Sunday, October 6, 2013

Good Morning Bangladesh, but WAKE UP DHAKA!

The last few weeks have been brutal. Straight out of the great Samsung Note 3 shoot, I headed into the double header production of Good Morning Bangladesh and Prank Tank. The first shoot was a pilot for GMB, which is going to be shown to producers outside of Bangladesh. I had wanted to work with the director Ahad Bhai, but the opportunity never came up before. I previously worked with his company as an editor for Botumul and he randomly sent me a Facebook message asking me about DPs in Dhaka. Little did he know, I was one. I also had the chance to meet up with the show's producer Mohammad Miraly, Ahad's cousin. M is an "interesting" dude. Hella funny but hella serious. The star of the show was Paul Telner (, a Canadian comedian, who is genuinely one of the funniest people I'd met since Jacob Reed in USC. Another guy I had the pleasure of meeting was the brilliant writer Spencer Walker, a Cali native living in NYC.

The shoot went great. Even though it was grueling and intensive, it was the most fun I had on set in quite some time. Ahad's direction was great, M was an awesome producer (and actor!), Paul Telner made me laugh so hard that my kidneys hurt and I had to stop shoulder mounting and switch to tripods and Spencer provided us with a gem of a script to work with. Now for the bad part.

After the Protik Developers TVC, I decided to go with the Sony F3 again. Big mistake. Unlike the US, here, when you rent a camera, you rent the entire system, lenses, tripod, accessories et al. The rental house who gave us the F3 for that shoot, Media Ajantrik, did not have their camera available. So we went with the other companies. Their setups simply put, were pathetic. We used two different companies. The first one, Timeline, carried only one, yes one, lens worth using. The Zeiss 21mm CP.2, which became a 32mm on the F3. I shot 90% of everything with this lens. The other lens that came with the camera were the Sony PL mount primes (the older version). These lenses are complete shit. I'm sorry, if you've used them and think they are good, cause they really aren't. Aberrations galore. They flared even with a small candle held in front. Trash; that is what they are and where they belong. Timeline didn't even setup the camera right when I got it. The tripod plate was sticking out of the shoulder pad and left scars on my shoulder. The camera was too front heavy and since the F3 doesn't even have a proper viewfinder, I had to put my own Marshall LCD on the hand grips and carry the Anton Bauer battery in a backpack. The whole thing was a nightmare. The ACs who came with the camera weren't any better either. They were amazed when I showed them how to sync the record button on the F3 and the Nanoflash recorder, or the fact that shooting 24fps on the F3 didn't mean I had to shoot 1080i60 on the Nano. Timeline is also supposedly the "better" camera rentals out there. Too bad they are never getting a call from me again.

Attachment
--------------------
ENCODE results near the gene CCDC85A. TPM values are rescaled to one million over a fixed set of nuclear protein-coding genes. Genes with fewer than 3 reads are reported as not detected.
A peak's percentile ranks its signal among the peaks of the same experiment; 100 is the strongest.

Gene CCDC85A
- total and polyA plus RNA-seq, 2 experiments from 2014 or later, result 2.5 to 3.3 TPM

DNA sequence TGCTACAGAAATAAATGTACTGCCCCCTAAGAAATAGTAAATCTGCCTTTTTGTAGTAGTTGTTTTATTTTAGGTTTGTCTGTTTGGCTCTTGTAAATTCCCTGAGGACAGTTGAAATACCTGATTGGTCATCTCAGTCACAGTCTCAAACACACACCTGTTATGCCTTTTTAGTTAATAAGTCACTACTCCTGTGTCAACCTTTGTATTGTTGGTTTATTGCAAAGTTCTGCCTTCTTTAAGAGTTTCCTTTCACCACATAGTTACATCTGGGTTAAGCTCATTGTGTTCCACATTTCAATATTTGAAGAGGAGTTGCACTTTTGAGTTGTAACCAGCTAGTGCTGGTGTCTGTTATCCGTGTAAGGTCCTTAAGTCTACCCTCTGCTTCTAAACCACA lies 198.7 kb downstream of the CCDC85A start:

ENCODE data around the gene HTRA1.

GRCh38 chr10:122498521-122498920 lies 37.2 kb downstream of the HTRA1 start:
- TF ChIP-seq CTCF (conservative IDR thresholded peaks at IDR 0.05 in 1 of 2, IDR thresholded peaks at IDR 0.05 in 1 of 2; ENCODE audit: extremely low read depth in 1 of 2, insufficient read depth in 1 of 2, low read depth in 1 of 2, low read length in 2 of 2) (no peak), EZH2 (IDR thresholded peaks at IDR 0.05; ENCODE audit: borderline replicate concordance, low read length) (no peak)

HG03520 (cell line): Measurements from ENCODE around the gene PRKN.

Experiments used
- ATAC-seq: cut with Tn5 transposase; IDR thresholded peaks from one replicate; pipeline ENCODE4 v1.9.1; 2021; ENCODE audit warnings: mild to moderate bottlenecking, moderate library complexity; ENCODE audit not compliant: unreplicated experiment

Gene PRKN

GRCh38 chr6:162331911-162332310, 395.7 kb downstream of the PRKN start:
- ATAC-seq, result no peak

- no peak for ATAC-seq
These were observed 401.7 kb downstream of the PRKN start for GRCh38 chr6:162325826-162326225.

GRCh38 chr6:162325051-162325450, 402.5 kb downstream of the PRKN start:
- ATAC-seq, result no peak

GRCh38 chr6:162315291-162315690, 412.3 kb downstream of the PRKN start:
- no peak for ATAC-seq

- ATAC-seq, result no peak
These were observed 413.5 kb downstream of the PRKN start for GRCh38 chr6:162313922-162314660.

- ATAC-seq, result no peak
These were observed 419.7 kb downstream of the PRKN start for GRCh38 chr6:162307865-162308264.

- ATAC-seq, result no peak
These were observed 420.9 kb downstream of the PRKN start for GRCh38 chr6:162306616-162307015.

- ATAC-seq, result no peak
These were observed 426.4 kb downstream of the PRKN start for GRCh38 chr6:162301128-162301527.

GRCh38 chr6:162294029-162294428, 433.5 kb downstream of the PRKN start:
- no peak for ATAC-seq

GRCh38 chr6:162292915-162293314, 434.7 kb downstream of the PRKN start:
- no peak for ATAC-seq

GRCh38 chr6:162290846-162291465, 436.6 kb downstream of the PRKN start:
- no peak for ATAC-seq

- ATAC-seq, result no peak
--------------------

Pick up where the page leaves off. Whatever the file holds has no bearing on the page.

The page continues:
The next camera that came wasn't any better. This was an independently owned F3. Like the Ajantrik cam, it came with Zeiss ZF glass, thank god. They only had a few of these lenses, so I brought my own ZFs as well. But everything else was a travesty. They brought a PC monitor as the director's monitor that wouldn't work in 24p mode, so I was forced to shoot 25p. The tripod they had couldn't take the load of putting my Anton Bauer battery and the Marshall LCD monitor. You couldn't mount the mattebox and the follow focus together. The hand grips, which they didn't have and I had to bring my own, had to be taken out everytime we went from tripod to handheld. They didn't even carry HD-SDI cables that could be used to hook up monitors. The cable that the Atomos Samurai was hooked up to the F3 couldn't be touched or the signal would cut out. I didn't even dare ask for a filter, so I just brought my own. Truly, if this is what the Dhaka DPs have been working with, I'm appalled these cameras even get rented. Shocking state of affairs. I instantly realized that not having my own camera in a shoot is just a nightmare in Dhaka. My hats go off to Dhaka DPs using these monstrosities and getting great results. No wonder they keep pushing 35mm on the market since the digital camera "packages" (not the cameras themselves) are just garbage.

They are also by no means cheap rentals either. I hope these rental companies wake up and smell the crap they are serving, because they are not doing anyone any favors. The camera is the most important tool on a set. Without it, you don't have a, well, a picture. It's as simple as that. If you rent out these crap systems you're just diminishing the artists' chances of making something better, all for the sake of business. Rental peeps of Dhaka, you've made your money, now start serving your customers, properly.

Needless to say, I'm not renting anything anymore, apart from lights, which seem to be the only thing that I can get on set that works properly. Oh well, time to keep shooting with my 5D MkIII until the next big one arrives.

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